Distro Hopped Again - Hello Xubuntu and XFCE

Like all things, my hardware keeps getting older, but nothing's stopped working yet so until things go bang let's make the most of what we have.

KDE and Kubuntu were fantastic, I do really enjoy that desktop environment, and it shows as I have been hopping between that Gnome (and Unity) since 2007. Out of curiosity over December I installed Xubuntu onto a Live USB to give it a test ride. It is one of those things I have kept putting off for a few years now, just kept telling myself that my hardware is not old enough for XFCE yet, but just like me it really did benefit from this change.

XFCE.org describes the desktop environment as;

"Xfce is a lightweight desktop environment for UNIX-like operating systems. It aims to be fast and low on system resources, while still being visually appealing and user friendly."

Xubuntu also says;

"Xubuntu is perfect for those who want the most out of their desktops, laptops and netbooks with a modern look and enough features for efficient, daily usage. It works well on older hardware too."

My slightly personalised Xubuntu desktop

Let's be honest, that sums up exactly what I need and would like. KDE is less of a resource hog than Gnome, but XFCE is in a whole different ballpark. Since installation my PC feels brand new, everything happens straight away when I click, with the only lag being when opening the web browser (Brave) for the first time. Using menu to search for an application usually means it is racing ahead of me rather than trying to keep up. Under KDE that sluggish feeling would remain while the browser was running but that is not the case with XFCE, things remain snappy and quick. When Kup would run for a backup the system would slow right down, but I am using Timeshift under XFCE and when it runs without me noticing a drop in performance.

I did look at Manjaro XFCE, albeit briefly. I have used Opensuse in the past, and more recently KDE Neon (which is not a rolling release, but is bleeding edge with respect to the KDE software). I always enjoy the getting the latest software, but if something goes wrong when I need the computer then I end up reaching for a Live USB with a Ubuntu LTS installed as it's quicker than searching for a solution online. Ubuntu based distros do benefit from a very large community of users and chances are whatever issues I have bumped into have already been solved. Do not misunderstand me, I have always been able to find an answer to a problem with any other distro I have tried, but the Ubuntu based distro's just seem to been more front and centre. 

Fedora even offer a 'spin' of XFCE, actually chances are whatever your favourite distro is there is probably a XFCE desktop environment available. So at least that way you can remain within a familiar eco-system of getting things done.

There was an issue, I could not get Xubuntu 20.10 to install. I kept getting an error at the end of the installation saying Grub experienced a fatal error and the installation would end. I tried downloading from a few different locations, but just could not get it to finish the installation. Next I tried going back to the previous various, but since that is a LTS then it's also around and fully-supported for several years.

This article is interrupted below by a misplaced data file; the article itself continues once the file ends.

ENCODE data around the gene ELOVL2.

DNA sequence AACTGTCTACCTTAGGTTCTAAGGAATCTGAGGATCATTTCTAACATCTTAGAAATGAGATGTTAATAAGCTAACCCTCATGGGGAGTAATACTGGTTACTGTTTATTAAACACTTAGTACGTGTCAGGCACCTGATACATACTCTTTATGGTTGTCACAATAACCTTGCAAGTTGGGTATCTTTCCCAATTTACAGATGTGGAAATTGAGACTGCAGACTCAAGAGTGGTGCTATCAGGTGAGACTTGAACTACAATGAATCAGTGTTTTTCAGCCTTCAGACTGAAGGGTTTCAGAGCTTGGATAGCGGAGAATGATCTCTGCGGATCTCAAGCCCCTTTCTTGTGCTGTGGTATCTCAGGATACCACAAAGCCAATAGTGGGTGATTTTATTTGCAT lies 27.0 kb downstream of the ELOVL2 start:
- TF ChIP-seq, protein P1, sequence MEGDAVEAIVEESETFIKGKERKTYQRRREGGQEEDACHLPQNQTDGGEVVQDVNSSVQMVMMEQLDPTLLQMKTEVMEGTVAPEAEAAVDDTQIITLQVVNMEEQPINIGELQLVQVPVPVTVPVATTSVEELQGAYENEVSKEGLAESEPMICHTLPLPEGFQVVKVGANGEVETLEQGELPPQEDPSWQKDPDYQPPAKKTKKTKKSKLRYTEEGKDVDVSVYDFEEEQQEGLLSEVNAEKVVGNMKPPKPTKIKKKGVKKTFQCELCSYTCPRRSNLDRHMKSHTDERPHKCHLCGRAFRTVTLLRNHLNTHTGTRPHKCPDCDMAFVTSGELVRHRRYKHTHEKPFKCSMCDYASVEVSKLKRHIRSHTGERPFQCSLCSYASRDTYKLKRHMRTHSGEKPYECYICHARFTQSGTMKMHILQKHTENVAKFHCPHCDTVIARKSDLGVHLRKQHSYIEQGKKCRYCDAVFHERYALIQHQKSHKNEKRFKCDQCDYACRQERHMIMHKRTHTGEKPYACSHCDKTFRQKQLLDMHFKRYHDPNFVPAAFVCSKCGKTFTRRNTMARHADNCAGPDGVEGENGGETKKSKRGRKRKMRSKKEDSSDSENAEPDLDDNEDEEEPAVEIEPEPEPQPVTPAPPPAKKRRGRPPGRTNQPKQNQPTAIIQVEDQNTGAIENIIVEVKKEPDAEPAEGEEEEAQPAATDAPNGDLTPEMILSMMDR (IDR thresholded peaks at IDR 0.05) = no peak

*Update* - It looks like I was affected by bug #1893964. So it may just be an issue for those manually partitioning. I have marked myself affected. Comments #8 & #9 suggest a workaround for those wanting to complete the process with 20.10

With Xubuntu 20.04 LTS it installed first time, no problems. LTS versions are probably the safer choice versus the 6 monthly interim versions if you are looking for stability, and do seem to be by far the preferred choice for users. I probably should have started with that first, I may try to upgrade to 20.10 on the laptop as it is less in demand.

Installation, with 20.04 LTS, went smooth partitioned my normal way;

  • /swap - sized at 8GB as that's twice my RAM
  • /root - sized at 20GB, which is overkill, but I have the space
  • /home - the rest of my HDD space
Partitioning manually is obviously optional, you can just let the installer do all the work for you and not think about it. I prefer having a /home partition as I do like to try other distros and it acts like a 'soft' backup always having it there. I always make sure I have an up-to-date backup and do make one before doing anything like this!


Plank just needed to be added to the startup options


After installation, I used the panel profiles to change the look to the Ubuntu 18.04 option. Then installed the 'Plank' software to have a simple dock. Installing Plank does add it to the startup applications, so I just had to add it to the list myself. Very simple, a new entry called Plank and command is plank. Then it is just a process of installing my favourite applications, the only ones that take any work installing are the Brave browser, Tutanota desktop and Minecraft as I have to go online and download. Everything else can be found within the included Xubuntu store. I tend to uninstall the Mozilla software (Firefox and Thunderbird) then my top applications are;

  • Evolution (still the best groupware suite IMO)
  • Synaptic package manager (still the most transparent way to find packages for me)
  • Bitwarden (password manager)
  • Authy (2 factor authentication)
  • Timeshift (for backups - simple rsync backups)

My favourite applications

It has taken me 14 years of using Linux to finally arrive at XFCE, but since this PC is going 12 years old, and the laptop 6 years, it is probably time. Xubuntu has given this hardware a new lease of life and I can keep working away without needing to upgrade or replace. My user case does not require much more than day-to-day basics, no heavy graphics or gaming. But that's most of us I would suspect.


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